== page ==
I recently received an email from Darrell Hamilton with some info about getting rtelnet to compile on a recent version of Red Hat. Here is his email. Similarly, I got email from Vincent Sanders about compiling on Debian. And another email from Chuck Cranor about compiling and using na.
And I received an email from Zaib Kaleem pointing to ftp://ftp.xylogics.com/annex/release/ which seems to have some older versions of software.
And Paul Smith pointed me to this Sun patch which has a firmware upgrade for the MicroAnnex that Sun resells.
The simplest way to administer an Annex is to telnet to it and use the CLI. 'help' will show you the available commands, except for 'su'. 'su' is similar to 'enable' on a Cisco product, it allows you to modify the configuration of the Annex. From there you can use the admin command to change system-wide configuration like the IP address, etc. The syntax is a little non-obvious. Use 'show annex' to show all of the system-wide variables. Then use 'set annex <parameter> <value>' to change something. Most of the values in here require reseting the Annex to get them to take effect. You can reboot the Annex remotely using 'boot'. Just hit return for the filename and enter a message if you wish.
Here's the output from 'show port' for the port that I have my VT-220 hooked to. This isn't perfect (for my purposes) because I would prefer that the user is presented with a menu like what you get if you telnet to the Annex (i.e. a list of rotaries and the CLI), but instead this dumps you straight into the CLI. If you want to connect to a port/rotary you have to 'telnet localhost' to get the menu. I know I could setup the port to just do the telnet, but it seems like there ought to be a better way.
By the way, these parameters are documented in Book C of the UNIX admin guide mentioned above.
admin : show port=1 port asy1: Port Generic Parameters mode: cli location: "" type: hardwired term_var: "" prompt: "" cli_interface: uci speed: 9600 autobaud: N data_bits: 8 stop_bits: 1 parity: none max_session_count: 3 allow_broadcast: Y broadcast_direction: port imask_7bits: N cli_imask7: Y ps_history_buffer: 0 banner: Y tcp_keepalive: 0 dedicated_address: 0.0.0.0 dedicated_port: telnet type_of_modem: "" default_session_mode: interactive dedicated_arguments: "" resolve_protocol: connect Flow Control and Signal Parameters control_lines: none input_flow_control: bell input_start_char: ^Q input_stop_char: ^S output_flow_control: start/stop output_start_char: ^Q output_stop_char: ^S input_buffer_size: 1 ixany_flow_control: N need_dsr: N forward_key: "" backward_key: ""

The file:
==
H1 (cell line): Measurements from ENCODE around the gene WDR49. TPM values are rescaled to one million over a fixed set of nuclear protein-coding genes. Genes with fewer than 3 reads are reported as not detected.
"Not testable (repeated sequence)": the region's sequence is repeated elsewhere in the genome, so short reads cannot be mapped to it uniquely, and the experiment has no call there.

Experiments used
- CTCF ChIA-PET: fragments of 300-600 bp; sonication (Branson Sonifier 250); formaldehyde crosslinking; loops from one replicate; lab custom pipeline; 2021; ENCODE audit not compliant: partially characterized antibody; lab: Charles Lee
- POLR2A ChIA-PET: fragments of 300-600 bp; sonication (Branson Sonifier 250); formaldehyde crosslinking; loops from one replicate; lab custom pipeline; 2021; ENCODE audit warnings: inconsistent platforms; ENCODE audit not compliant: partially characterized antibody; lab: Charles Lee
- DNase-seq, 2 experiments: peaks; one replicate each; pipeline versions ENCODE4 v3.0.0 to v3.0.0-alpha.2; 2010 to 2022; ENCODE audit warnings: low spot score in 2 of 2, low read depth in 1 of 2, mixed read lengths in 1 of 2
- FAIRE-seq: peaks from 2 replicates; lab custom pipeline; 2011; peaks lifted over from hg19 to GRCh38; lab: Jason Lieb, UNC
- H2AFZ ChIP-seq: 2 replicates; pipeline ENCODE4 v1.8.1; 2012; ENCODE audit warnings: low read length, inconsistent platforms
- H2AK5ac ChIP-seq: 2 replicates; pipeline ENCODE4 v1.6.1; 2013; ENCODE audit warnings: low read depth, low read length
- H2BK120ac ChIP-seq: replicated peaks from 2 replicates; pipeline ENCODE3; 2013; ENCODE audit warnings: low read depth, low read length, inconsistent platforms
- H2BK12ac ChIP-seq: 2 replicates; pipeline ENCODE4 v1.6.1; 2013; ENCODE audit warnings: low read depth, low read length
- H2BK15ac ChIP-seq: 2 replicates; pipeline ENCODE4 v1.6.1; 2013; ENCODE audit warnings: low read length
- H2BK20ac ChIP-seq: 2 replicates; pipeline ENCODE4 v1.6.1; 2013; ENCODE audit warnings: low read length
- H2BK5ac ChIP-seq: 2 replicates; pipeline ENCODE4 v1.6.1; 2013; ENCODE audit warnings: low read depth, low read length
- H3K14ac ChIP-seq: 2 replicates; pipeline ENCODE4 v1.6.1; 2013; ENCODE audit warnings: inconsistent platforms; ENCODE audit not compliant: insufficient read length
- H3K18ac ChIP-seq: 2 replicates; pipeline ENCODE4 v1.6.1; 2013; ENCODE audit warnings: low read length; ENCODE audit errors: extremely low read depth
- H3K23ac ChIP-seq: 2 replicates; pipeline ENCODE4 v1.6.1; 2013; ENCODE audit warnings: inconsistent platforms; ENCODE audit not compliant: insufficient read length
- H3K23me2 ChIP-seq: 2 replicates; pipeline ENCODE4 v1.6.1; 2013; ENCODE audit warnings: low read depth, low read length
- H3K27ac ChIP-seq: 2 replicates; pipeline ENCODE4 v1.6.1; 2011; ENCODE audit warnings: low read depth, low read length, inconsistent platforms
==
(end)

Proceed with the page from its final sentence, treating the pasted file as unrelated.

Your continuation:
Here's the output from 'show port' for one of my ports that is hooked to the serial port of a computer. The parameter you are most likely to want to change is the ps_history_buffer. I have it set to record 8k worth of messages, which you are then given the option of viewing when you connect. This allows me to see the boot messages, etc. if the machine is booted when I'm not connected. You can set it to 0 to disable this feature.
admin : show port=2 port asy2: Port Generic Parameters mode: slave location: "" type: dial_in term_var: "" prompt: "" cli_interface: uci speed: 9600 autobaud: N data_bits: 8 stop_bits: 1 parity: none max_session_count: 3 allow_broadcast: Y broadcast_direction: port imask_7bits: N cli_imask7: Y ps_history_buffer: 8096 banner: Y tcp_keepalive: 0 dedicated_address: 0.0.0.0 dedicated_port: telnet type_of_modem: "" default_session_mode: interactive dedicated_arguments: "" resolve_protocol: connect Flow Control and Signal Parameters control_lines: none input_flow_control: bell input_start_char: ^Q input_stop_char: ^S output_flow_control: start/stop output_start_char: ^Q output_stop_char: ^S input_buffer_size: 1 ixany_flow_control: N need_dsr: N forward_key: "" backward_key: ""
And here's the syntax for config.annex to setup a menu of ports when
telneting to the Annex. Just type
edit config.annex when
in su mode to edit the file. The number before the @ is the port number,
the number after it is the IP address of the Annex itself.
%rotary host1: firstname.lastname@example.org host2: email@example.com host3: firstname.lastname@example.org
The pinout of the MicroAnnex XL ports can be found here. Looking at the RJ-45 serial ports on the Annex, pin 1 is on the left. See this page for diagrams illustrating the pin numbering. I use standard Ethernet patch cables and RJ-45 to DB-9 or RJ-45 to DB-25 adapters to connect my computers to the Annex. When you buy the RJ-45 to DB-* adapters they will generally come "un-pin'd", leaving it up to you to pin them out how you want them. Below is the complete pinout to make fully formed null-modem adapters. The ones highlighted in red I don't do because they require connecting one pin on one side to two pins on the other, which is difficult in an RJ-45 to DB-* adapter. For most applications the lack of these connections won't matter.